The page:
|Dimensions||Height: 36 mm; width: 82 mm; depth: 12 mm; Length of boar: 46 mm; Height of left lion’s head: 23 mm; Height of right lion’s head: 26 mm; Weight: 19 g|
|Subjects||Artemis; Boar; Etruscan culture; Lion|
–1977, Gordon McLendon (Dallas, TX), donated to the J. Paul Getty Museum, 1977.
Before its entry into the museum, the piece was broken into five pieces and repaired. The breaks, along or through four of the five vertical perforations, were filled with a tan resinlike material, creating a banded appearance. The surface is stable, its upper surface layers mottled yellow-brown, with sporadic pitting, small chips at the edges of the breaks, and fine cracks overall. Yellow residue of degraded amber appears in cracks around the outline of the boar and behind the lions’ heads, around the lions’ eyes, and in their mouths and manes. After it arrived at the museum, the object was treated with amber-oil distillate, which probably darkened its color. The background area is more matte in appearance than the (shinier) boar. The piece is darkish tan to brownish red in ambient light and is a dark ruby-red in transmitted light. There are no visible inclusions.
In the central obverse panel of the flat, rectangular piece, a left-facing boar is carved in shallow relief (on the reverse, the central area is plain). The boar fills the panel, its forelegs extended widely, with its right foreleg back and its left forward. The rear legs are closer to each other, with the right hind leg at the back and the left hind leg forward.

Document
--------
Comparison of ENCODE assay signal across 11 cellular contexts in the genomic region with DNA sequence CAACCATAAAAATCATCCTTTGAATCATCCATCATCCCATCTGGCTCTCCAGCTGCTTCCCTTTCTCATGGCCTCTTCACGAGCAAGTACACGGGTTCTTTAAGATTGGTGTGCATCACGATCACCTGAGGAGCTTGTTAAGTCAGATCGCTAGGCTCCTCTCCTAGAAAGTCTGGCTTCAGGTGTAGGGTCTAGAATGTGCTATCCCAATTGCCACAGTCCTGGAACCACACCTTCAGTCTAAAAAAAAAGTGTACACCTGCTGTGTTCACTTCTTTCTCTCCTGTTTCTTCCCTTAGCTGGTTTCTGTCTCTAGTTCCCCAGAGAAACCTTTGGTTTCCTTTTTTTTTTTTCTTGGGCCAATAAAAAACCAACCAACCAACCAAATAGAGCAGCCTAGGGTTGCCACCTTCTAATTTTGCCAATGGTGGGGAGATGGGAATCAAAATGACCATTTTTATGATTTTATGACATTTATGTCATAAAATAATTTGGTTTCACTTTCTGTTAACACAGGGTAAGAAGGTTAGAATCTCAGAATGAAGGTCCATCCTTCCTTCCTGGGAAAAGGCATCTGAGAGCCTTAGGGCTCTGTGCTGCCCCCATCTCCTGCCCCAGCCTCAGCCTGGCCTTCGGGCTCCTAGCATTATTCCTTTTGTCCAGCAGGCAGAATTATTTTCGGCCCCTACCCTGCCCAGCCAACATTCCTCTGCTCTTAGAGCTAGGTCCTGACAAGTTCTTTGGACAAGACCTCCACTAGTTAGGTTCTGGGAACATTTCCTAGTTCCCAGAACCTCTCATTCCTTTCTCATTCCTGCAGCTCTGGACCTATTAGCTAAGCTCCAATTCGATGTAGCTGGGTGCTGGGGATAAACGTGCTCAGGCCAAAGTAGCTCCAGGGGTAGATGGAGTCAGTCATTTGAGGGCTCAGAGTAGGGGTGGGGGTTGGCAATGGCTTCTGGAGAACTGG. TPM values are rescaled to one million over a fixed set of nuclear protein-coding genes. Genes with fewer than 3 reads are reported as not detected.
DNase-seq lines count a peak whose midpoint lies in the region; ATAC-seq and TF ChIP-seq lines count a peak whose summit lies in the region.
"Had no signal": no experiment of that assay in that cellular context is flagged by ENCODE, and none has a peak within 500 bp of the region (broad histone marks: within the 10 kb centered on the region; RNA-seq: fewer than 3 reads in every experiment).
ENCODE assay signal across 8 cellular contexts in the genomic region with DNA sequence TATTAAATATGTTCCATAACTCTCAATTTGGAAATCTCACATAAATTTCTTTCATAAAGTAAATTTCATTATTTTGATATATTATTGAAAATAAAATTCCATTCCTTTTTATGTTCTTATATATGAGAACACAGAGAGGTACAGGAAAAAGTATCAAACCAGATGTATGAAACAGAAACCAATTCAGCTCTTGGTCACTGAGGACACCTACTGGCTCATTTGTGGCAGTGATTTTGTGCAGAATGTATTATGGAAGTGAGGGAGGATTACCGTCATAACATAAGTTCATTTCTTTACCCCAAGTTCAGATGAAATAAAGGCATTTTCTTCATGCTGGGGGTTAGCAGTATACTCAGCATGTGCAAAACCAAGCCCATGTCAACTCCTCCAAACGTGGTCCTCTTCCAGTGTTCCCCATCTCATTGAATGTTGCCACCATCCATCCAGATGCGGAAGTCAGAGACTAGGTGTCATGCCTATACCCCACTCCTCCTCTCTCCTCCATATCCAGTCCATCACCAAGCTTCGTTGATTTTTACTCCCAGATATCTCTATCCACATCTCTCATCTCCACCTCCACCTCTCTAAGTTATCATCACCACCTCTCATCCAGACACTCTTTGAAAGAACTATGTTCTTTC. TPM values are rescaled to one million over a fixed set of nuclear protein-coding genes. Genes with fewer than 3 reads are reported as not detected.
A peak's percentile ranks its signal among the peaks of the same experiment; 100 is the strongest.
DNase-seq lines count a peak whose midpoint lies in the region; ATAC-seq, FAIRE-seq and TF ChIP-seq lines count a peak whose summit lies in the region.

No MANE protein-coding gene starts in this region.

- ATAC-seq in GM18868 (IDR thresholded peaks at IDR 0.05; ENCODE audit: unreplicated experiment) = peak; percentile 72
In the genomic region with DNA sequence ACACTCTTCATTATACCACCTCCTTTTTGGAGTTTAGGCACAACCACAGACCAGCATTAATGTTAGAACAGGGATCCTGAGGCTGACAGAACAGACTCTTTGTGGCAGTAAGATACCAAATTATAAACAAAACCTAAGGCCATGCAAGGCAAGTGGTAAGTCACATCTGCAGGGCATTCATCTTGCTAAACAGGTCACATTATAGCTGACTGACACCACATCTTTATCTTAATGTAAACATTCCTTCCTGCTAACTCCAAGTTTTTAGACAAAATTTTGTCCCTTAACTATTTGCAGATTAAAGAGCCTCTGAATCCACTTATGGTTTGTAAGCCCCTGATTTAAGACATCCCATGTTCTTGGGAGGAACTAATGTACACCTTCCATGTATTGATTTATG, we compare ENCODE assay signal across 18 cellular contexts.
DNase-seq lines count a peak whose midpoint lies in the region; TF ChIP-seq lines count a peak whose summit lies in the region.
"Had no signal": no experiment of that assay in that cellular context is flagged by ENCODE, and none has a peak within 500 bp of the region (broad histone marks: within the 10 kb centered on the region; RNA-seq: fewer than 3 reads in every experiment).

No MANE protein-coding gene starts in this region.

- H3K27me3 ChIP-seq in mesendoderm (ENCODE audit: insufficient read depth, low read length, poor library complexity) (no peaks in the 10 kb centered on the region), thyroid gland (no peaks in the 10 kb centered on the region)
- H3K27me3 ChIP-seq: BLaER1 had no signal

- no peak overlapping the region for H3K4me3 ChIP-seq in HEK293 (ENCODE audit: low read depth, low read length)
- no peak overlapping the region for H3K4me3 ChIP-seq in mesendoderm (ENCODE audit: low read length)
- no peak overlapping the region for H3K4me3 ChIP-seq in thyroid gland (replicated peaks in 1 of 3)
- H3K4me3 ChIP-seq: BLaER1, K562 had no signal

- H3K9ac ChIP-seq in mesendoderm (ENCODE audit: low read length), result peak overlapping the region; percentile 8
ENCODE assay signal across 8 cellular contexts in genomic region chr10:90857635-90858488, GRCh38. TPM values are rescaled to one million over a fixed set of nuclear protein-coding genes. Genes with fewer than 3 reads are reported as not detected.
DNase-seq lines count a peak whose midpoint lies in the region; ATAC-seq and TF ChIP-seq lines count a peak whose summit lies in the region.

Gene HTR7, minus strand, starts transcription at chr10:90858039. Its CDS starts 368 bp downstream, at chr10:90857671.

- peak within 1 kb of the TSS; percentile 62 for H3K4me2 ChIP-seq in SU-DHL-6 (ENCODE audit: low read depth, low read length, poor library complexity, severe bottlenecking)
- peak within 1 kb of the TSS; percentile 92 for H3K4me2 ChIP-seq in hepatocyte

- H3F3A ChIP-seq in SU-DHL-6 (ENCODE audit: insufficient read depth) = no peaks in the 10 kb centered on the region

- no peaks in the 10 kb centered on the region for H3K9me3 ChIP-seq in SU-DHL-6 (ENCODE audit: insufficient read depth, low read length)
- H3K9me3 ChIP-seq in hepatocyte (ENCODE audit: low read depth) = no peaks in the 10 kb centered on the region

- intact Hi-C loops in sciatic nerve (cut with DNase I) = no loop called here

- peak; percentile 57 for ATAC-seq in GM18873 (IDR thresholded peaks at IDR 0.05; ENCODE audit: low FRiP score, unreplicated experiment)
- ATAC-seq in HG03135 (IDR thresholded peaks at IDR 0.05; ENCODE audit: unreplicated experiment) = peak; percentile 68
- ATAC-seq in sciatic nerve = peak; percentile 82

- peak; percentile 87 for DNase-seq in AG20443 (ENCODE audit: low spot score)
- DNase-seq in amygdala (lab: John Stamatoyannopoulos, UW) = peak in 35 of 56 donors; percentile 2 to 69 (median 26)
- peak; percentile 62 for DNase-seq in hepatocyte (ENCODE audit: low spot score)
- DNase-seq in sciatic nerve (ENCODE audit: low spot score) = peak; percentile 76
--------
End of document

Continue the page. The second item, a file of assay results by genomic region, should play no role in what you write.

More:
The boar’s heavy head is in the relaxed position that is associated with walking; its chin is on the same level as its abdomen. The top of the head dishes in slightly above the snout, which is long and pointed. The large, squarish almond-shaped eye is set low in the face and is framed above by a heavy bulge. Only the lower part of the ear remains, the top obscured by one of the repairs.
A ridge of bristles extends from the forehead and appears to continue all the way to the lower back. Swellings at the shoulder and above the elbow suggest the animal’s powerful musculature. The full-tipped tail hangs down behind the animal’s hocks.
The heads of two open-mouthed lions, facing outward, flank the boar. While the lions’ heads are similar, they are not identical. The two obverse profiles are more carefully detailed than are those on the reverse. The head composed of the obverse right and reverse left is larger and more fully modeled; the ruff is more plastically rendered, and it has fully defined ears on both sides. The head composed of the obverse left and reverse right is smaller and more sketchily treated, and its volumes are simplified.